Pittsburgh’s Toughness Leads To Big Comeback Win Over N.C. State

Posted by Brad Jenkins (@bradjenk) on January 4th, 2014

Back in October at ACC Operation Basketball, Pittsburgh Head Coach Jaime Dixon sounded as though he had something of a chip on his shoulder. It was as if he wanted the ACC media to know that moving from the Big East to the ACC was not a move up in competition for Pittsburgh. He had good reason to think that way, with the Big East rated higher than the ACC in nearly ever conference metric over the last several seasons, and with Pitt the winningest team in the Big East over the last dozen years. Plus, all the talk about this year’s ACC being the greatest basketball conference ever was based on the power of the schools it was bringing in from the old Big East.

The Pitt Panthers Surround N.C. State's Anthony Barber During 74-62 Pitt Win. (Photo: Ethan Hyman, www.newsobserver.com)

The Pitt Panthers Surround N.C. State’s Anthony Barber During 74-62 Pitt Win.
(Photo: Ethan Hyman, www.newsobserver.com)

Dixon must have been wondering if perhaps he had been mistaken when he witnessed his team down 17-2 after the first six minutes against N.C. State in Raleigh Saturday afternoon. But the veteran Panthers came roaring back, cutting the deficit to eight at halftime before dominating the second half on the way to a 74-62 win. Leading the way were seniors Lamar Patterson (22/8) and Talib Zanna (15/9). In particular, Patterson had an outstanding second half, with 17 points, six rebounds, and five assists after the intermission. Here are some takeaways for each team after their first game of ACC play.

Takeaways for Pittsburgh. Not only was this the first ACC game in Pitt history, but also the Panthers’ first true road game of the year — perhaps there were some nerves that caused the Panthers to get off to such a slow start. In the postgame press conference, Dixon said his team’s play “couldn’t have been worse in the first half.” He went on to say that he felt encouraged that the halftime margin was only eight after such a poor performance. Turning things around on the glass was a key to the comeback for a team that entered the game as the #11 team in the nation in offensive rebounding percentage. In the first half, the Panthers only managed to corral four of their 19 misses; whereas the second half was a return to form with Pitt grabbing five of the available 11 offensive rebounds. As Dixon mentioned, Pitt has not been shooting the ball well lately, so they have to perform in other areas to be successful — rebounding and turnover margin (+5 vs. N.C. State) are ways to do that. Another positive for Pitt is the overall maturity, mentally and physically, that the Panthers possess on this team. Against the Wolfpack, not only did they play with more effort, but the upper bodies of the experienced Pitt players were noticeable in comparison with the young physiques of the N.C. State players. That really showed when Pitt turned up the defense in the second half and the Wolfpack wilted. Lastly, this year’s Pitt team is more effective in transition than some of the recent Panthers squads. Pittsburgh outscored N.C. State 24-11 in fast break points this afternoon.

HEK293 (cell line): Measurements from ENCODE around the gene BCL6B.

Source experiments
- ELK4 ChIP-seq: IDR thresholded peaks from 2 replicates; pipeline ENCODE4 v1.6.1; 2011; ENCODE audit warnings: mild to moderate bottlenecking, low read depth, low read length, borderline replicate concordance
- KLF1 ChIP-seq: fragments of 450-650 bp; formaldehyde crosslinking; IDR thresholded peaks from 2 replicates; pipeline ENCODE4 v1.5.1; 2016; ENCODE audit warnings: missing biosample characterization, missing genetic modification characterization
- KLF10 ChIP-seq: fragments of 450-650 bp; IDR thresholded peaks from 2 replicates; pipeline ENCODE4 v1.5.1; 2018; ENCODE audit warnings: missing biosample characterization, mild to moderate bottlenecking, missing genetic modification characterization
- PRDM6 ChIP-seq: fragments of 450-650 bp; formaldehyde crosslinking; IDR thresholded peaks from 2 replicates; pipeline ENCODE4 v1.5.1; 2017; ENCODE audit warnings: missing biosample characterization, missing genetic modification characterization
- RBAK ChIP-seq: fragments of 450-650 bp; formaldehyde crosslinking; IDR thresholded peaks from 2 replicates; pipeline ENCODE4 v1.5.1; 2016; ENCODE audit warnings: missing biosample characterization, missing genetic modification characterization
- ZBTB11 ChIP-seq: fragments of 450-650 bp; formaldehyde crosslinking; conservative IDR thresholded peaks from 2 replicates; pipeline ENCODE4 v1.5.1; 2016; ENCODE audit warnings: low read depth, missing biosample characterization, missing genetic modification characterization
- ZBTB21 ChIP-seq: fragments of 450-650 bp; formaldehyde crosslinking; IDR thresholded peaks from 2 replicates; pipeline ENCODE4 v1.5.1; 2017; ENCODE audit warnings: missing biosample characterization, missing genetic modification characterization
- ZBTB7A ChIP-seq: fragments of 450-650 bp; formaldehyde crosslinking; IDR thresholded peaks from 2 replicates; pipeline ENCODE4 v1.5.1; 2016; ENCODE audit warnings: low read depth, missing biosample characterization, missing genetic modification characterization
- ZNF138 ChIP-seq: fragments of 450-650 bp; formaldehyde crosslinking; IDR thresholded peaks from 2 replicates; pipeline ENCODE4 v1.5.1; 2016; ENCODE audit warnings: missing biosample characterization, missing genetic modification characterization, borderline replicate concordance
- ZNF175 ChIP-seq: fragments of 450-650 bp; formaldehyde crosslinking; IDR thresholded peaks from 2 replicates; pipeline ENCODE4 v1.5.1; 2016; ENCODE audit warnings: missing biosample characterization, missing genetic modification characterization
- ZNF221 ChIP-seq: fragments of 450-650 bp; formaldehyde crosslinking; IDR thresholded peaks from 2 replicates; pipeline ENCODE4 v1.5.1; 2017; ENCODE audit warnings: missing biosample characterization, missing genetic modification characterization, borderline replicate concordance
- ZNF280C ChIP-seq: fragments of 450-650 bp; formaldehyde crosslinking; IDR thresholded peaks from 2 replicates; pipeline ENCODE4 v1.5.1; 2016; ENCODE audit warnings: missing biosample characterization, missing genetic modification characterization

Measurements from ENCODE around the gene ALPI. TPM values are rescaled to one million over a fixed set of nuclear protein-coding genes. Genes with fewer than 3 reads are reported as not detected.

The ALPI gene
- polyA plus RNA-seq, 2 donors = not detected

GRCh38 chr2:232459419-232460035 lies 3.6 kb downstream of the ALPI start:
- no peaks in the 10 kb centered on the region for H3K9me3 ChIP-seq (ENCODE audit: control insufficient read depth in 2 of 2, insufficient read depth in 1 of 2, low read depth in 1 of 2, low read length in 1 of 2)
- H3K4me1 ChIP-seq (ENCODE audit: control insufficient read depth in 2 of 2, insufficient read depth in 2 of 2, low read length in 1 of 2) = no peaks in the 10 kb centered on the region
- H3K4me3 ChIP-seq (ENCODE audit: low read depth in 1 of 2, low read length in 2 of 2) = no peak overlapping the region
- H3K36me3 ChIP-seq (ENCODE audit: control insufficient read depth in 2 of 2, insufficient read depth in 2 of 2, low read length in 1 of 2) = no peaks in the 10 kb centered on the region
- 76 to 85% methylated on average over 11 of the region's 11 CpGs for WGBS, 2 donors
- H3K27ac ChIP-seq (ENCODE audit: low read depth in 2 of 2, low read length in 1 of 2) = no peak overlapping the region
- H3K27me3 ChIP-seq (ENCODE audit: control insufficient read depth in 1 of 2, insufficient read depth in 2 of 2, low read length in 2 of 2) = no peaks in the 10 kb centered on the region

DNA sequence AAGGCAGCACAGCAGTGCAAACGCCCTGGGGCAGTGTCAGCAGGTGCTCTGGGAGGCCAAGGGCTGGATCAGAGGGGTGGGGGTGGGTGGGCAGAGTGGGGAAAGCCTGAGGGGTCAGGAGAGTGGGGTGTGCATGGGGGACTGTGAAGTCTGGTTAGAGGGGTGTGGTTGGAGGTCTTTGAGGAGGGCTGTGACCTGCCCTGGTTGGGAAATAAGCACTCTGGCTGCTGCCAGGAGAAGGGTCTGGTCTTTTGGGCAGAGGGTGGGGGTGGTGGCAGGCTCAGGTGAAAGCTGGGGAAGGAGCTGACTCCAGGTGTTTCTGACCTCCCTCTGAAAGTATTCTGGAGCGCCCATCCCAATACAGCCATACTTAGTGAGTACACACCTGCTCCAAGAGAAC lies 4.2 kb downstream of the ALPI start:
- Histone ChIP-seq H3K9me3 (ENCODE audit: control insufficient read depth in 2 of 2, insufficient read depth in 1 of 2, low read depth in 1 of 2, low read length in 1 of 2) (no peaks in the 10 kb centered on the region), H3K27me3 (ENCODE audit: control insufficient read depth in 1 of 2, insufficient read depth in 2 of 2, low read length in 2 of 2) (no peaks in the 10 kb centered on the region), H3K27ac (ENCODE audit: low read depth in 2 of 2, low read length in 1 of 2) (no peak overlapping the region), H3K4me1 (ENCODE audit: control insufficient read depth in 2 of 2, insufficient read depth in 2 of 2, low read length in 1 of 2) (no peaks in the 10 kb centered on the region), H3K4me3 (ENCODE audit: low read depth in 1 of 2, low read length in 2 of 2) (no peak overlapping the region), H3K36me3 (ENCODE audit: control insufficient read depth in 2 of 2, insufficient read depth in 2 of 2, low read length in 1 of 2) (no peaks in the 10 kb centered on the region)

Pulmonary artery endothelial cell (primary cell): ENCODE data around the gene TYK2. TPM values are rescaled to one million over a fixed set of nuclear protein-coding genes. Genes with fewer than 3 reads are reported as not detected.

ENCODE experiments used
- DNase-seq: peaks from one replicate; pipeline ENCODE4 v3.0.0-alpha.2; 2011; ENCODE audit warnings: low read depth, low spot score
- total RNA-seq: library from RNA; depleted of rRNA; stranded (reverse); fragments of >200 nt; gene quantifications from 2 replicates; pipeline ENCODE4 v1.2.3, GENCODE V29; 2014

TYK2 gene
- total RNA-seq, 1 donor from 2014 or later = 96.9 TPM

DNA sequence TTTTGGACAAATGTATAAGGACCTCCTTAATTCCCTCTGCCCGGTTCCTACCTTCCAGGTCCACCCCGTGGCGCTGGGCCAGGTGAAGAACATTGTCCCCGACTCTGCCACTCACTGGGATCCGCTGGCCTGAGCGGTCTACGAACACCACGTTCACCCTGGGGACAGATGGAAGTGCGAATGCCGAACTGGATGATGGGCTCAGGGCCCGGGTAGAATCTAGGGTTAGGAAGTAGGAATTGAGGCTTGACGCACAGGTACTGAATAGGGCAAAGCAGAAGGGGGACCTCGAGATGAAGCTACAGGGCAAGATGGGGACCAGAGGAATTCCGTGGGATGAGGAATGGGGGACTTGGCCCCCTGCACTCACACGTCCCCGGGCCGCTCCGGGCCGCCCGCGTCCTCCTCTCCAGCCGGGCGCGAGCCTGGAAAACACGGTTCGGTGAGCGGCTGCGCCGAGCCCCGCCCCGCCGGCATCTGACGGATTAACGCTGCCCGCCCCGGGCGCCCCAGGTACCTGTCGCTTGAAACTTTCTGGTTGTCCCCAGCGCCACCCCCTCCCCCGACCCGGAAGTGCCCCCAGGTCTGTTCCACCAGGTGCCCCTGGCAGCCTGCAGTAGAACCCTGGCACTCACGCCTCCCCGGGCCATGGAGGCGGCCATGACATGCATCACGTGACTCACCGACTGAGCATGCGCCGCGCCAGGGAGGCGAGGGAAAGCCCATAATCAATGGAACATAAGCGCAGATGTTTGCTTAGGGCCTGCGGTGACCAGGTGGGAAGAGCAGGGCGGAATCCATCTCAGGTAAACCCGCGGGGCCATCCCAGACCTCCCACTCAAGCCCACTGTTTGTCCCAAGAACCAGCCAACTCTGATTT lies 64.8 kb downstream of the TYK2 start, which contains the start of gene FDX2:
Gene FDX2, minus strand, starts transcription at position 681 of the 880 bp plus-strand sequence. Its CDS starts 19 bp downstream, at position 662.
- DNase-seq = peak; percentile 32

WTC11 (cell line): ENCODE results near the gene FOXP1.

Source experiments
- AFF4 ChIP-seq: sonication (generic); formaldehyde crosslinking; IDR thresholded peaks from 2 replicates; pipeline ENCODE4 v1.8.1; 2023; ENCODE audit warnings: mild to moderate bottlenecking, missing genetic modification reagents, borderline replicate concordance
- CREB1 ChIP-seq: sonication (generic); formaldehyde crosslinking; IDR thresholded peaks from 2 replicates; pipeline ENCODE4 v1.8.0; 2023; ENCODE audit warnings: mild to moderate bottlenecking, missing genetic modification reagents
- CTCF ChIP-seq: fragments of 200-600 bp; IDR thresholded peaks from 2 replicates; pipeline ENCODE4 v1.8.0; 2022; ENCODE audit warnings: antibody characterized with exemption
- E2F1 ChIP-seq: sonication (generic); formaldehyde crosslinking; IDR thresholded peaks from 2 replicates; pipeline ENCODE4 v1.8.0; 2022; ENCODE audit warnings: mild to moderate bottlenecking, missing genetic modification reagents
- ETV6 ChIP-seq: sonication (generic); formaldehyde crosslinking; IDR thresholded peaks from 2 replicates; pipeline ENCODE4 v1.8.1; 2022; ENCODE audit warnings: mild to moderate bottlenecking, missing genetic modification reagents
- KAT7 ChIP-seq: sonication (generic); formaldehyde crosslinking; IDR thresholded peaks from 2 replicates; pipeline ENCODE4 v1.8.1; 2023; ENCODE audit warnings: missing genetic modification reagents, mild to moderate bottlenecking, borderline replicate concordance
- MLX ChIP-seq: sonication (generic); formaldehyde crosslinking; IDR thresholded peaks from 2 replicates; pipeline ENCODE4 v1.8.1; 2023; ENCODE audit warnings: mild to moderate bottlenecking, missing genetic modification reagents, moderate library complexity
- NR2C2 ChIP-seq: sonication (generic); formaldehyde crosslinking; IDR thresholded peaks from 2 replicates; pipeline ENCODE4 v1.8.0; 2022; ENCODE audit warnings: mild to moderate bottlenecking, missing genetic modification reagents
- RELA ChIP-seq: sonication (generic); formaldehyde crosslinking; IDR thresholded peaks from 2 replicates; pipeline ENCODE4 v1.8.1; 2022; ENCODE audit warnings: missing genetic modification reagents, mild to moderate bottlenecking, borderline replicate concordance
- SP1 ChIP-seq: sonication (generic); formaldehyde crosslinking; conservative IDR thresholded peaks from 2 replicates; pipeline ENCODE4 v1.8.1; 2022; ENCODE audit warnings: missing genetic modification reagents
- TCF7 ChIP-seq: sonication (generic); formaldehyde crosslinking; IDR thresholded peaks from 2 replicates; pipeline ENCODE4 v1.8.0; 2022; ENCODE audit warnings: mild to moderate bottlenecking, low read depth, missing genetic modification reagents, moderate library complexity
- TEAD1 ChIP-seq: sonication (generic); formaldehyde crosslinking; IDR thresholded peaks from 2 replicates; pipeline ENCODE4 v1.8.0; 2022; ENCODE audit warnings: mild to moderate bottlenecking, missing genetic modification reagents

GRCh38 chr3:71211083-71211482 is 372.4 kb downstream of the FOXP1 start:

Takeaways for N.C. State. While Jamie Dixon was upset with his team’s first half effort, Wolfpack Head Coach Mark Gottfried was equally disappointed in his squad’s second half. In his opening comments at the postgame press conference, Gottfried said that “Pitt out-toughed us.” He went on to lament that when challenged in the second half, “We did not respond.” For the most part this season, N.C. State has played with good energy but that faltered in the second half Saturday and they clearly can’t beat good teams that way. With the conference season now here, the Pack will face teams that have scouted well and will need to adapt by finding scoring help for T.J. Warren. The ACC’s leading scorer hit his average (23 points), but in a recurring theme, he did not receive much support. Considering the youth of the team’s interior players, scoring help needs to come from the perimeter. It certainly did not appear against Pitt, with the starting Wolfpack backcourt of Anthony Barber and Desmond Lee combining for 14 points on a dismal 3-of-15 shooting performance. The duo was also responsible for eight of the 16 Pack turnovers. Opponents are starting to figure out that Barber is a reluctant outside shooter (zero three-point attempts), and because of that that they are sagging back and clogging the lane. If or until the N.C. State perimeter steps up, defenses will be able to focus on stopping Warren almost exclusively.

Brad Jenkins (70 Posts)


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